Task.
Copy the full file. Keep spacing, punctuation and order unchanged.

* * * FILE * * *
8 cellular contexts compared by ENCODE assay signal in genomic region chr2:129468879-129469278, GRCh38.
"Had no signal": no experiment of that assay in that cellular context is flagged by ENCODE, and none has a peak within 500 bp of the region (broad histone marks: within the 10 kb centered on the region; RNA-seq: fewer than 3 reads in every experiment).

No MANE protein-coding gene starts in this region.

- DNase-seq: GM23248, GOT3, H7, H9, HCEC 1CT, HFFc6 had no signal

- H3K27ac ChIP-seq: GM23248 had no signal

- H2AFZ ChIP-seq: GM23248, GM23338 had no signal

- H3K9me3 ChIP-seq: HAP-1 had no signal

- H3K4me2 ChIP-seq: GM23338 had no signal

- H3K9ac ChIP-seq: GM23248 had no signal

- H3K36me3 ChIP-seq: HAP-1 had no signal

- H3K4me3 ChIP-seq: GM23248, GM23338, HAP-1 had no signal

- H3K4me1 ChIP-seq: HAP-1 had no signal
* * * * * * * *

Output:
8 cellular contexts compared by ENCODE assay signal in genomic region chr2:129468879-129469278, GRCh38.
"Had no signal": no experiment of that assay in that cellular context is flagged by ENCODE, and none has a peak within 500 bp of the region (broad histone marks: within the 10 kb centered on the region; RNA-seq: fewer than 3 reads in every experiment).

No MANE protein-coding gene starts in this region.

- DNase-seq: GM23248, GOT3, H7, H9, HCEC 1CT, HFFc6 had no signal

- H3K27ac ChIP-seq: GM23248 had no signal

- H2AFZ ChIP-seq: GM23248, GM23338 had no signal

- H3K9me3 ChIP-seq: HAP-1 had no signal

- H3K4me2 ChIP-seq: GM23338 had no signal

- H3K9ac ChIP-seq: GM23248 had no signal

- H3K36me3 ChIP-seq: HAP-1 had no signal

- H3K4me3 ChIP-seq: GM23248, GM23338, HAP-1 had no signal

- H3K4me1 ChIP-seq: HAP-1 had no signal